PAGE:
|Education Required||High school diploma or equivalent|
|Key Skills||Dexterity and knife skills; strong sense of taste and smell; ability to follow directions and work under pressure; physical stamina to stand for long periods|
|Salary||$22,050 (2015 average for prep cooks)|
Sources: U.S. Bureau of Labor Statistics, Job postings from Monster.com (August 2012)
A prep cook is a culinary professional who prepares food to be cooked. This is an entry-level position in the culinary field. Prep cooks must have the dexterity to peel, cut, chop, and slice vegetables and other foods. It's also important they have a strong sense of taste and smell and be able to follow directions. The job is fast-paced and requires standing for long periods of time. Those starting their careers as prep cooks can put in the training necessary to move up the ladder to sous chef or head cook.
While there are no formal training requirements to become a prep cook, interested individuals need to know how to use kitchen knives and other cooking utensils. On-the-job training is generally required for employment; however, completing a postsecondary program as well might be beneficial to finding an entry-level position. On average, prep cooks earn about $22,050 per year as of May 2015, according to the U.S. Bureau of Labor Statistics.
No formal education is required to become a prep cook, though students often have an opportunity to gain valuable culinary experience in high school. While some schools feature culinary arts programs, others offer more limited training, such as one or more home economics courses covering some aspects of cooking.
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Prep cooks find entry-level work in restaurants, resorts, and other food service establishments. As part of the orientation process, prep cooks complete on-the-job training. They not only develop an understanding of their role in the kitchen and their specific duties, they also learn about menu items and ways to prepare food.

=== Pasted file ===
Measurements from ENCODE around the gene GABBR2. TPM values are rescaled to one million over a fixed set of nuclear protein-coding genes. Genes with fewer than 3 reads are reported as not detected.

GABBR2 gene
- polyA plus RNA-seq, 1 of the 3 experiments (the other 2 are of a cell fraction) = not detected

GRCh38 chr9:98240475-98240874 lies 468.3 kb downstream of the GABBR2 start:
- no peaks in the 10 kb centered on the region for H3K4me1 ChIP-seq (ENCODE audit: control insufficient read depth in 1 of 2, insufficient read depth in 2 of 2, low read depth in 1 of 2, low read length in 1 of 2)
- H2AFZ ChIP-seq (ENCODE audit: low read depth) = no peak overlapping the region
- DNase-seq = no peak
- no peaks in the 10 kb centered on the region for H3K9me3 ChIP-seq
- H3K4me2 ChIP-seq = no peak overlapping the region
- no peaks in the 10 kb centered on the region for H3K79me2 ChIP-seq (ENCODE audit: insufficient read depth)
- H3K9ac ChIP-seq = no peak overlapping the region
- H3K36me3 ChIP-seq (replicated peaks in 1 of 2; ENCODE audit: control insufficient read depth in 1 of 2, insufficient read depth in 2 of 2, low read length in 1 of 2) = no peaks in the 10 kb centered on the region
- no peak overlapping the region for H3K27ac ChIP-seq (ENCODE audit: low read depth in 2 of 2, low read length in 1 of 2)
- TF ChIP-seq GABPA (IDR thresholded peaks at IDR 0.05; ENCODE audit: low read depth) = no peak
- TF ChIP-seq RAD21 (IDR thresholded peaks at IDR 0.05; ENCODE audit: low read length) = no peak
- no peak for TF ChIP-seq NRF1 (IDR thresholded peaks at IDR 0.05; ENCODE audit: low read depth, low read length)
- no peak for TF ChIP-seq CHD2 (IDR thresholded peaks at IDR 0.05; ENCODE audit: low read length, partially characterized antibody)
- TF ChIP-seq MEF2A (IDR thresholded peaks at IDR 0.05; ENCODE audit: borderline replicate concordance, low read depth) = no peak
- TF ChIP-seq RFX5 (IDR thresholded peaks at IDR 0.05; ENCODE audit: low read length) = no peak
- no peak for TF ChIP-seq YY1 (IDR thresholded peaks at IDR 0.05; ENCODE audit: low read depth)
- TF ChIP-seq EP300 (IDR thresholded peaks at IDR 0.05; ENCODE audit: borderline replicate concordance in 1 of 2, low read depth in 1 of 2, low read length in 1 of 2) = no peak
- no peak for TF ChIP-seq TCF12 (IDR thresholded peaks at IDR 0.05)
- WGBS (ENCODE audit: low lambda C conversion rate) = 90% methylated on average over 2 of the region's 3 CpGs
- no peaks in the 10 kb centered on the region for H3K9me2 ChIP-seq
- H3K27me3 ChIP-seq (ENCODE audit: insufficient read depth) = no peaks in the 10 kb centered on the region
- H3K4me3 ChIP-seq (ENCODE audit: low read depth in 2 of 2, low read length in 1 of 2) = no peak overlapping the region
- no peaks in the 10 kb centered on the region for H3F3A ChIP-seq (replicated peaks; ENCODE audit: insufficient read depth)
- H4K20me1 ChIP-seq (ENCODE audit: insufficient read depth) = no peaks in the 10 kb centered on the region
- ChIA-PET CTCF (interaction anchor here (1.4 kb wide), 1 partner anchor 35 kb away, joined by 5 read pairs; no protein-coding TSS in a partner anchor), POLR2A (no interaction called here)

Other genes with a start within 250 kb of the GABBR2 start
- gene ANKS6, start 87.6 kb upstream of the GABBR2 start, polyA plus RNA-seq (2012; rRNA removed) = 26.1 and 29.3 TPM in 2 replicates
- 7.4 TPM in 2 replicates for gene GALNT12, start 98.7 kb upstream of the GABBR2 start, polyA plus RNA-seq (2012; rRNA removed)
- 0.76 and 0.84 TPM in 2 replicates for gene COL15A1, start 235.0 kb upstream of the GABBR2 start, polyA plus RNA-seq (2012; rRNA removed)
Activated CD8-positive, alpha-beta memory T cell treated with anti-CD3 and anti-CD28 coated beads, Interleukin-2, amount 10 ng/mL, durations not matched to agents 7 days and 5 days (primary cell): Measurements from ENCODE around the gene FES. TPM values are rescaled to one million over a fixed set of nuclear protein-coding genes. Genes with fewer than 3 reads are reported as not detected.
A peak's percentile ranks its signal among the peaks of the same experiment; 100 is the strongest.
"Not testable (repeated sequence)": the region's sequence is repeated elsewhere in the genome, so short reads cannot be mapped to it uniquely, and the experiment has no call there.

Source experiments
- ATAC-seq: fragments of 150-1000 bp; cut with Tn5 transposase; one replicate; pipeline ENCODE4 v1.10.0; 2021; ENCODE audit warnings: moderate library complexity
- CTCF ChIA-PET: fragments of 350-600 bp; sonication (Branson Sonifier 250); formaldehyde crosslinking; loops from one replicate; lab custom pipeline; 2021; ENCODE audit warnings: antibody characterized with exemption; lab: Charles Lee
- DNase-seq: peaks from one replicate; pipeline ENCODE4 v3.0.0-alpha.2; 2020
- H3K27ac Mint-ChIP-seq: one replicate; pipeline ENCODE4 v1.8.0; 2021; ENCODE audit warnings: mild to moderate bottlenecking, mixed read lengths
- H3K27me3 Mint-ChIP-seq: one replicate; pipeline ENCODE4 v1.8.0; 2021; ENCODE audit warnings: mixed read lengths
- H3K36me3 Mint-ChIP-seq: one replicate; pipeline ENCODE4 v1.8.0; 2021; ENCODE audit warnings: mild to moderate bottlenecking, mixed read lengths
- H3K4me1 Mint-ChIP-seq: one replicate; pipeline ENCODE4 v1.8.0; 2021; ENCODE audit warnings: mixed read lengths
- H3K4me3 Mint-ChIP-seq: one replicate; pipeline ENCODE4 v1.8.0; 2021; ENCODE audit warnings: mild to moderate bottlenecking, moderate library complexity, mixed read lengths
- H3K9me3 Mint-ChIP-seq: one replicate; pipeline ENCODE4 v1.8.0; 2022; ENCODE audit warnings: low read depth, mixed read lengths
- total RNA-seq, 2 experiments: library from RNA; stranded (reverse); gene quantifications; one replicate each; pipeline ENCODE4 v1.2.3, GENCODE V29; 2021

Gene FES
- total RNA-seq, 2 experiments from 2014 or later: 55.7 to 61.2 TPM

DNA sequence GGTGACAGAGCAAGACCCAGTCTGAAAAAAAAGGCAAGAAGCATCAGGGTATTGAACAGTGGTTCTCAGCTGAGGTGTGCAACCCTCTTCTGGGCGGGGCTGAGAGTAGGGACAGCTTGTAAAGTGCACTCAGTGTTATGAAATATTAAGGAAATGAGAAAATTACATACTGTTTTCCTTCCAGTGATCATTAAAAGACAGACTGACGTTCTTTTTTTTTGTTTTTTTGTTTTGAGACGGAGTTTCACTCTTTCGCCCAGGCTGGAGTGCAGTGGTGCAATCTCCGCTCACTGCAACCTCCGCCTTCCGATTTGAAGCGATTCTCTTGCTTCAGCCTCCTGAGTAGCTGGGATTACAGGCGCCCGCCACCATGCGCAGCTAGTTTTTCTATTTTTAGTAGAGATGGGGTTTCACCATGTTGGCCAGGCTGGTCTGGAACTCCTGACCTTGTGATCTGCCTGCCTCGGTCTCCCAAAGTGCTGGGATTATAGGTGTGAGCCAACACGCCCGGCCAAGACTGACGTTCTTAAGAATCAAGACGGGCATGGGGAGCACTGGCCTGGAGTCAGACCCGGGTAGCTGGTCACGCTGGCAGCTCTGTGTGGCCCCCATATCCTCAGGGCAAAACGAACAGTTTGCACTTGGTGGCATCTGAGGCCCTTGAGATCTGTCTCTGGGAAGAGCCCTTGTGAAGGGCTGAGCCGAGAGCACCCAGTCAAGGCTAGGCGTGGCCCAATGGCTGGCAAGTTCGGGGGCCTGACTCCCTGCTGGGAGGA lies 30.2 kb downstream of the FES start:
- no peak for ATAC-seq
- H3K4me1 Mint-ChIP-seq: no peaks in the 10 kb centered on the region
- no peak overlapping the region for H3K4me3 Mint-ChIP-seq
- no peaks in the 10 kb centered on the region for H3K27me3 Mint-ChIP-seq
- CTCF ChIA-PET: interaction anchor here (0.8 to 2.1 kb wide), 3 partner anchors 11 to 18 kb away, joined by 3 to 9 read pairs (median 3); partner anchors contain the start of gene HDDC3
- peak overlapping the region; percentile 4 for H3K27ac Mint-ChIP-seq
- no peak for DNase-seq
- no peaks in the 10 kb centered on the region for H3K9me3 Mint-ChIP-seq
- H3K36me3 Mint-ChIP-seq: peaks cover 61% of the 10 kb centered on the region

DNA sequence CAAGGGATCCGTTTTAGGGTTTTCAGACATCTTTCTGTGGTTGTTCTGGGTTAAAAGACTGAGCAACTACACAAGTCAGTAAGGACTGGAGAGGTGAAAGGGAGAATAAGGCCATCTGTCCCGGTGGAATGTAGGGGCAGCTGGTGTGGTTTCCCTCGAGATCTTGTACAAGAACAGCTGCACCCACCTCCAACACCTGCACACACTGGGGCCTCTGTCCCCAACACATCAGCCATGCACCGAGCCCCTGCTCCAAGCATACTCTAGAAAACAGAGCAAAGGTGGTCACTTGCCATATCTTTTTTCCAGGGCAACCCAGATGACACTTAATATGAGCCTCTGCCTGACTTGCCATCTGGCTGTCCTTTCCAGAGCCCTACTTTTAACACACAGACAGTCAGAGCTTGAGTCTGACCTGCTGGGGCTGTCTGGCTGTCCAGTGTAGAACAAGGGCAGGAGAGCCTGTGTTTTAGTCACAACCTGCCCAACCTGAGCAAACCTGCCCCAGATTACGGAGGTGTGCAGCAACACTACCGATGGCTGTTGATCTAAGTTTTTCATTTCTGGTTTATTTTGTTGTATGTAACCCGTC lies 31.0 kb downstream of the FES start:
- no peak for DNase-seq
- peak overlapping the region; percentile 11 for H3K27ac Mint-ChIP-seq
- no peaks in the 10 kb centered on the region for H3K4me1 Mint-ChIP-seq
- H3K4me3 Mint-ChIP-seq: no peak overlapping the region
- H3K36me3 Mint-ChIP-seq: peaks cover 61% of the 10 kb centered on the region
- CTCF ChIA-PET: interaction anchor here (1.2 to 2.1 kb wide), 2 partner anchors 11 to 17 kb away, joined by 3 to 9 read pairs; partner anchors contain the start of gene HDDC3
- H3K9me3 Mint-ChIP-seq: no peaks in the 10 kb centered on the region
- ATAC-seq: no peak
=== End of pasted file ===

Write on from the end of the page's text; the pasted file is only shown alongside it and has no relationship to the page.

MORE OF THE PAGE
In addition, because prep cooks work in all sorts of restaurants, choosing a restaurant type is an important part of the career preparation for this position. For example, as a prep cook, specializations include national and/or ethnic food establishments, steak houses, sushi places, and hamburger joints, among many others.
As a prep cook develops experience in the field, they might decide to pursue a line cook, chef, or head cook position. Chefs and head cooks oversee the daily operations at a restaurant or other type of food service establishment. Job duties include developing recipes, planning menus, and supervising cooks, among other roles.
Those prep cooks looking to fully advance their careers might also want to consider postsecondary training. Enrolling in a postsecondary certificate or associate's degree program in culinary arts can enhance employment opportunities. Courses cover food preparation techniques, cooking methods, food safety and sanitation, and hospitality.
In order to become a prep cook, prospective employees should earn a high school diploma, obtain an entry-level position, receive on-the-job training, and look to advance their career through a certificate or degree program in addition to gaining extensive work experience.